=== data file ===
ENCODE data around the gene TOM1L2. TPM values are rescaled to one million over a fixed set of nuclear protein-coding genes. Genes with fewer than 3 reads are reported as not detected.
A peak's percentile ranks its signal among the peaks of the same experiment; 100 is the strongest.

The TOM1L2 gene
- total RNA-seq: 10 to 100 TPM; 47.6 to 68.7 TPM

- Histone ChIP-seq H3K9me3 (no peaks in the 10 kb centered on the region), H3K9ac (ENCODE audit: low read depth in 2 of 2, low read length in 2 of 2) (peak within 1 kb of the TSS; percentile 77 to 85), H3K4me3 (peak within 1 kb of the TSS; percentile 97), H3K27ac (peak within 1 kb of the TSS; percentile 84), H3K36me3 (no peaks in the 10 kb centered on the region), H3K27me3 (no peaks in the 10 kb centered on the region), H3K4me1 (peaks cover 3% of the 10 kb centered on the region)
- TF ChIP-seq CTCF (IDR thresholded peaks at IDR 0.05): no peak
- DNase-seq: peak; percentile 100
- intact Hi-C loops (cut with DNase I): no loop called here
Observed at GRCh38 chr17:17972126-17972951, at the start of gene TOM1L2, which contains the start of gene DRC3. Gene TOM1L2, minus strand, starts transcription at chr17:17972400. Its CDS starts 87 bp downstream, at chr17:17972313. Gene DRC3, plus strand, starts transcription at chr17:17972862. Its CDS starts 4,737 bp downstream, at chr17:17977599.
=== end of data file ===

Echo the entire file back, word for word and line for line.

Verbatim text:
ENCODE data around the gene TOM1L2. TPM values are rescaled to one million over a fixed set of nuclear protein-coding genes. Genes with fewer than 3 reads are reported as not detected.
A peak's percentile ranks its signal among the peaks of the same experiment; 100 is the strongest.

The TOM1L2 gene
- total RNA-seq: 10 to 100 TPM; 47.6 to 68.7 TPM

- Histone ChIP-seq H3K9me3 (no peaks in the 10 kb centered on the region), H3K9ac (ENCODE audit: low read depth in 2 of 2, low read length in 2 of 2) (peak within 1 kb of the TSS; percentile 77 to 85), H3K4me3 (peak within 1 kb of the TSS; percentile 97), H3K27ac (peak within 1 kb of the TSS; percentile 84), H3K36me3 (no peaks in the 10 kb centered on the region), H3K27me3 (no peaks in the 10 kb centered on the region), H3K4me1 (peaks cover 3% of the 10 kb centered on the region)
- TF ChIP-seq CTCF (IDR thresholded peaks at IDR 0.05): no peak
- DNase-seq: peak; percentile 100
- intact Hi-C loops (cut with DNase I): no loop called here
Observed at GRCh38 chr17:17972126-17972951, at the start of gene TOM1L2, which contains the start of gene DRC3. Gene TOM1L2, minus strand, starts transcription at chr17:17972400. Its CDS starts 87 bp downstream, at chr17:17972313. Gene DRC3, plus strand, starts transcription at chr17:17972862. Its CDS starts 4,737 bp downstream, at chr17:17977599.